Review: World Cricket Championship
Cricket games don't always fare well on computers, let alone phones, with their smaller screens. So many players and styles and possibilities to model and control. Yet World Cricket Championship, reviewed here, handles the classic English sport almost faultlessly. It's true, it's slanted massively towards modern styles of play, with big strokes commonplace and super-short matches, but this is easy to forgive in a phone title, for which a ten minute game session is just about perfect.
World Cricket Championship, as you'll see in the screenshots below, makes good use of 3D engines (including Unity) and modelling tools to provide a rather sumptuously accurate 'TV'-like viewport onto the cricket game of your choice. Essentially, each match is split into two - as you might expect - one half with you trying to bowl out (and contain) the opposition batsmen, and in the other half trying to score as many runs as possible yourself. So, in terms of gameplay mechanics, there are two systems to get used to - luckily, they're both quite powerful and intuitive.
The game is further divided in two ways - you can choose to play in the eponymous World Cricket Championship or in the (Indian) World Premier League. In fact, there's no real difference between the two apart from the team names and the fact that fake player names are already pre-filled for you in the latter league - it's something of a mystery why the former championship comes up on screen with 22 'Player n' style names. Incidentally, if you have the patience to start filling these in, then at least they get remembered for each team for future games, but it's annoying to have to do so at all.
Secondly, you can choose to play in either 'quick play' or 'tournament' modes, which are somewhat self explanatory - do you have the skill and patience to see World Cricket Championship through to the final? Finally, there's also a general 'Difficulty' setting, though in my experiments even 'Easy' seemed a little too hard!
The controls for batting and bowling are simple if you have a working knowledge of the sport itself. When batting, you can see the intended line and length of the bowler - drag to either side to position yourself and then perform the appropriate swipe to drive, cut, pull, hook, etc. In most cases, you can actually pull off the shot you want, which is a step up from most touchscreen cricket games I've tried.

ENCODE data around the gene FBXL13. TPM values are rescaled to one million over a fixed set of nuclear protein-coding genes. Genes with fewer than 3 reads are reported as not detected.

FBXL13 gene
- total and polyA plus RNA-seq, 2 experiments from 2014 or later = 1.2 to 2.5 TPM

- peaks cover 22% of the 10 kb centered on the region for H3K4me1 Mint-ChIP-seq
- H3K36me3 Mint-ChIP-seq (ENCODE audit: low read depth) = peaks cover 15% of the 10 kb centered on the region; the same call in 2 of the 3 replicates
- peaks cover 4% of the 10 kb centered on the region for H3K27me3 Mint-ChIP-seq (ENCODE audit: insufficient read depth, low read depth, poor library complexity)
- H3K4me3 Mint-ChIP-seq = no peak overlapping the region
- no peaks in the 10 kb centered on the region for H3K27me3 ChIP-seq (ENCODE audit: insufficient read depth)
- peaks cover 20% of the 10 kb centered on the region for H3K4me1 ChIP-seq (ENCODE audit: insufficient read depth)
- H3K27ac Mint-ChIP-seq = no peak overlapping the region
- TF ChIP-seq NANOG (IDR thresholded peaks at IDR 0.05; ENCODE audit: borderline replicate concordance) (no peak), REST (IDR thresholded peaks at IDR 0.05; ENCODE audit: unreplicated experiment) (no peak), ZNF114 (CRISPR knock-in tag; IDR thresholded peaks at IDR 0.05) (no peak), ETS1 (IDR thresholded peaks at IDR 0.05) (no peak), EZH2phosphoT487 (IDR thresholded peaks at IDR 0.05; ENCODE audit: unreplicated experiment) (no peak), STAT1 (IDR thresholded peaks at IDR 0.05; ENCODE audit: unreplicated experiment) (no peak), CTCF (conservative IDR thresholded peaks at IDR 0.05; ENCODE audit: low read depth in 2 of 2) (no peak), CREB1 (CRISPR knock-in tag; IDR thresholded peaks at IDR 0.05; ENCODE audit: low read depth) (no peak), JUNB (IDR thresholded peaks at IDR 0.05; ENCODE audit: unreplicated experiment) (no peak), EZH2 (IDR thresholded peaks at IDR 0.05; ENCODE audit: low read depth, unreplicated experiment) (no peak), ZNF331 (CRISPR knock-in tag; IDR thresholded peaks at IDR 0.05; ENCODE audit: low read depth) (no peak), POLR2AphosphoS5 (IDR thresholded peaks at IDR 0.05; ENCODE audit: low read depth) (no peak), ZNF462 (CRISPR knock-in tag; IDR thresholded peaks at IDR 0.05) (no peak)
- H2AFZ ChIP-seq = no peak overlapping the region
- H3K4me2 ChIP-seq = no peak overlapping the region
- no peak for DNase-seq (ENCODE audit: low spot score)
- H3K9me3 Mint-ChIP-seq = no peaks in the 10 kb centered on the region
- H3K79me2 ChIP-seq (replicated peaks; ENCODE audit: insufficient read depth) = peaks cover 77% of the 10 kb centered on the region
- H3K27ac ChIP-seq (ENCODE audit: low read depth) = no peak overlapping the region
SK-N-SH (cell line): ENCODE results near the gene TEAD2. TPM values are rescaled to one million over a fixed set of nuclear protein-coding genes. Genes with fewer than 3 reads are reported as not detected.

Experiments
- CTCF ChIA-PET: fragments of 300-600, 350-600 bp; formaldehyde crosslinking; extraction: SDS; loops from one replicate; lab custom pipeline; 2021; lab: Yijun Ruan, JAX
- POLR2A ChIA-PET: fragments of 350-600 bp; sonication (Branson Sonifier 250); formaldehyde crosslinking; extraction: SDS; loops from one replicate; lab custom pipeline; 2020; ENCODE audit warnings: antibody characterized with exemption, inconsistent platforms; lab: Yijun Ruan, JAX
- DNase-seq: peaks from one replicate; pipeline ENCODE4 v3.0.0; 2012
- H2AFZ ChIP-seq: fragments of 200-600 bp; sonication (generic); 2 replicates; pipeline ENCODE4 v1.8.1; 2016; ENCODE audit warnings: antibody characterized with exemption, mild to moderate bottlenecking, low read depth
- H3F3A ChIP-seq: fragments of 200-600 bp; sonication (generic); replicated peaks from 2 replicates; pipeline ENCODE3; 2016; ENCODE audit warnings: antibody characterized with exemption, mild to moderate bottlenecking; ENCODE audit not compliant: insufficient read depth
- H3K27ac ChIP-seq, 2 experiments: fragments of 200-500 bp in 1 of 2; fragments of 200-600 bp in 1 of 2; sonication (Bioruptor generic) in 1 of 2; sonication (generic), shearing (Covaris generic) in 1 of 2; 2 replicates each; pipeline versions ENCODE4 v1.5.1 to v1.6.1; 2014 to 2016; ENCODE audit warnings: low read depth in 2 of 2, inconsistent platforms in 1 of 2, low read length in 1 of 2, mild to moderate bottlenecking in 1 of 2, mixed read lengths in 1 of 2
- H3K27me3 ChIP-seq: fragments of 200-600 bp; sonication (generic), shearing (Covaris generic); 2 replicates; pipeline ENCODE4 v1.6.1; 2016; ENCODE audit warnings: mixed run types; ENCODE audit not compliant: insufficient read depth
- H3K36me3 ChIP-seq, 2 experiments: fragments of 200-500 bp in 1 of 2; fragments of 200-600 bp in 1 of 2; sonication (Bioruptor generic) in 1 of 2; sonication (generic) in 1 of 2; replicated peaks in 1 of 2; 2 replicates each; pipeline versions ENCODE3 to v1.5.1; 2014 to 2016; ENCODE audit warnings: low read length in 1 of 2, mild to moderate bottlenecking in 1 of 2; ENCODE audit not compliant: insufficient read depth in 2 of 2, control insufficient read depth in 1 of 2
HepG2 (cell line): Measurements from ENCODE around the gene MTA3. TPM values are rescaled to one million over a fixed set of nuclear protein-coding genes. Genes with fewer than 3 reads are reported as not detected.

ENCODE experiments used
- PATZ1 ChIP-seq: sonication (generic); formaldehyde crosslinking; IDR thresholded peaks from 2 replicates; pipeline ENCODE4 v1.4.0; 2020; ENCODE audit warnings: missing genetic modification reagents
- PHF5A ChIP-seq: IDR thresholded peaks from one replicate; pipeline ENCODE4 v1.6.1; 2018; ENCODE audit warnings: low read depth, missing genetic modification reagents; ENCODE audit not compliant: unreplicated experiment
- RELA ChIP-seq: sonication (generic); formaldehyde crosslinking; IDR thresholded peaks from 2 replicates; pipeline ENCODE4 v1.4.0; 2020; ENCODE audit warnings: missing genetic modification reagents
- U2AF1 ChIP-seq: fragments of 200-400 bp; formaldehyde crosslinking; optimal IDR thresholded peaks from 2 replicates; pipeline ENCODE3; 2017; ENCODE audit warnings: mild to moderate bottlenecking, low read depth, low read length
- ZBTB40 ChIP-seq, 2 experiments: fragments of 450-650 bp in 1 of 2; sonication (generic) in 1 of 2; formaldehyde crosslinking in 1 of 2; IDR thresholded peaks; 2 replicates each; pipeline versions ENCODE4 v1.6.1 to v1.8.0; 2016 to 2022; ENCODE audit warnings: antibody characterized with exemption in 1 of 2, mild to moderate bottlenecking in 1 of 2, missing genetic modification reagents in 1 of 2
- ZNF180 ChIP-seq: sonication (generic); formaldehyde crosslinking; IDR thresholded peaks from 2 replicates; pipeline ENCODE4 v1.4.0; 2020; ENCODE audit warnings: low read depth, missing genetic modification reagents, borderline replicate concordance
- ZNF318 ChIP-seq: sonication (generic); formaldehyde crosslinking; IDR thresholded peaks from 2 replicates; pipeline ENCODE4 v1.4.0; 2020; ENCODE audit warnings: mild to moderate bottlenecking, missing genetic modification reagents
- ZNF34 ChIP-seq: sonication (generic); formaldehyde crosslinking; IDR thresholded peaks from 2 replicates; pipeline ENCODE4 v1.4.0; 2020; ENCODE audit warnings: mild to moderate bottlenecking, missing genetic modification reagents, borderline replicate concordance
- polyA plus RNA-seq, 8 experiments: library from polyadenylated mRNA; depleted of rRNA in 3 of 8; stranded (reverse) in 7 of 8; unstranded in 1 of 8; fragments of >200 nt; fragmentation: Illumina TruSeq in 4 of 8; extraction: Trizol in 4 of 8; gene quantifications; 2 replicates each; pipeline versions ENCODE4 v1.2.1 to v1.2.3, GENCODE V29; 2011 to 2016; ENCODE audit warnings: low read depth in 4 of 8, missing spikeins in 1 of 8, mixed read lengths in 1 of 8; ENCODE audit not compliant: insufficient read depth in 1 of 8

Remembering to tap the on-screen 'Run' button is something of a chore, but I guess you couldn't have running between the wickets be automatic, since you'd then complain when the AI ran one of your players out!
Bowling requires a one or two tap system to set bowling speed and swing/spin (as appropriate) and then you drag your intended pitch point on the screen, as required. The top-right hand representation of field placings has tappable options to switch between several presets, should you have a particular strategy in mind (e.g. bowling a long hop to entice the batsman to hit a pull shot down the throat of long leg), though there's no way to edit the placings.
There's no choice over whether a pace or spin bowler bowls each over, but there's enough variety to keep things interesting. Most importantly, there's a decent sense of realism. So, for example, if the batsman's just hit you over your head for a six and you're desperate to contain him, spear in a full length ball just down the leg side (and hope you don't get called for a 'one day wide'). Or get aggressive and fire in some short balls and see what happens. If a spinner is bowling, try varying the amount of spin and length, to confuse the (virtual) batsman.
OK, so there's not really a battle of wits going on, but there's just enough control that it feels like you're trying to out-think the opposition. The realism is heightened by the TV-style presentation throughout, with cameras following the action in exactly the style that a TV director would. 4s, 6s and wickets (or appeals) get singled out for slow motion 'Action Replays' that are often fun to watch, as your batsman scrambles to get to the crease or as the (white) ball sails into the grandstand for a towering six.